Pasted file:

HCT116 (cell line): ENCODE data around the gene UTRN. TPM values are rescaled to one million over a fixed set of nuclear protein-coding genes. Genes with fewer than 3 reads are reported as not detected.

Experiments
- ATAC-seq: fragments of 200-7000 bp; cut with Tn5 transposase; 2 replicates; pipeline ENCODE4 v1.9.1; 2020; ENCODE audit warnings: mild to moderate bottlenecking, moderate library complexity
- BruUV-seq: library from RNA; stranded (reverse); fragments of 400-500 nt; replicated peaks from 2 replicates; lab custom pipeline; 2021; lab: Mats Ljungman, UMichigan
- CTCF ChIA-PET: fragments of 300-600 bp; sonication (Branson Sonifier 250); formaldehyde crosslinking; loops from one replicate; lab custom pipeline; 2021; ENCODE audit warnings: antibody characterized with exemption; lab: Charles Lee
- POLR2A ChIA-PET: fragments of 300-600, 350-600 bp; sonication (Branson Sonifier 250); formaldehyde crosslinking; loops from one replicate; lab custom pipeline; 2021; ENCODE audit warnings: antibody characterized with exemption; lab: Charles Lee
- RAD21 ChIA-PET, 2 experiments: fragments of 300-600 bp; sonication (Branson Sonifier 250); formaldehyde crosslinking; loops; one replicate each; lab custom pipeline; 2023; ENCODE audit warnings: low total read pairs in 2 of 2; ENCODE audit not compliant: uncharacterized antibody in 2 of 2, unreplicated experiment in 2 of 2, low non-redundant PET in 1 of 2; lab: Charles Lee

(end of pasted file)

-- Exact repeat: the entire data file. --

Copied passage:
HCT116 (cell line): ENCODE data around the gene UTRN. TPM values are rescaled to one million over a fixed set of nuclear protein-coding genes. Genes with fewer than 3 reads are reported as not detected.

Experiments
- ATAC-seq: fragments of 200-7000 bp; cut with Tn5 transposase; 2 replicates; pipeline ENCODE4 v1.9.1; 2020; ENCODE audit warnings: mild to moderate bottlenecking, moderate library complexity
- BruUV-seq: library from RNA; stranded (reverse); fragments of 400-500 nt; replicated peaks from 2 replicates; lab custom pipeline; 2021; lab: Mats Ljungman, UMichigan
- CTCF ChIA-PET: fragments of 300-600 bp; sonication (Branson Sonifier 250); formaldehyde crosslinking; loops from one replicate; lab custom pipeline; 2021; ENCODE audit warnings: antibody characterized with exemption; lab: Charles Lee
- POLR2A ChIA-PET: fragments of 300-600, 350-600 bp; sonication (Branson Sonifier 250); formaldehyde crosslinking; loops from one replicate; lab custom pipeline; 2021; ENCODE audit warnings: antibody characterized with exemption; lab: Charles Lee
- RAD21 ChIA-PET, 2 experiments: fragments of 300-600 bp; sonication (Branson Sonifier 250); formaldehyde crosslinking; loops; one replicate each; lab custom pipeline; 2023; ENCODE audit warnings: low total read pairs in 2 of 2; ENCODE audit not compliant: uncharacterized antibody in 2 of 2, unreplicated experiment in 2 of 2, low non-redundant PET in 1 of 2; lab: Charles Lee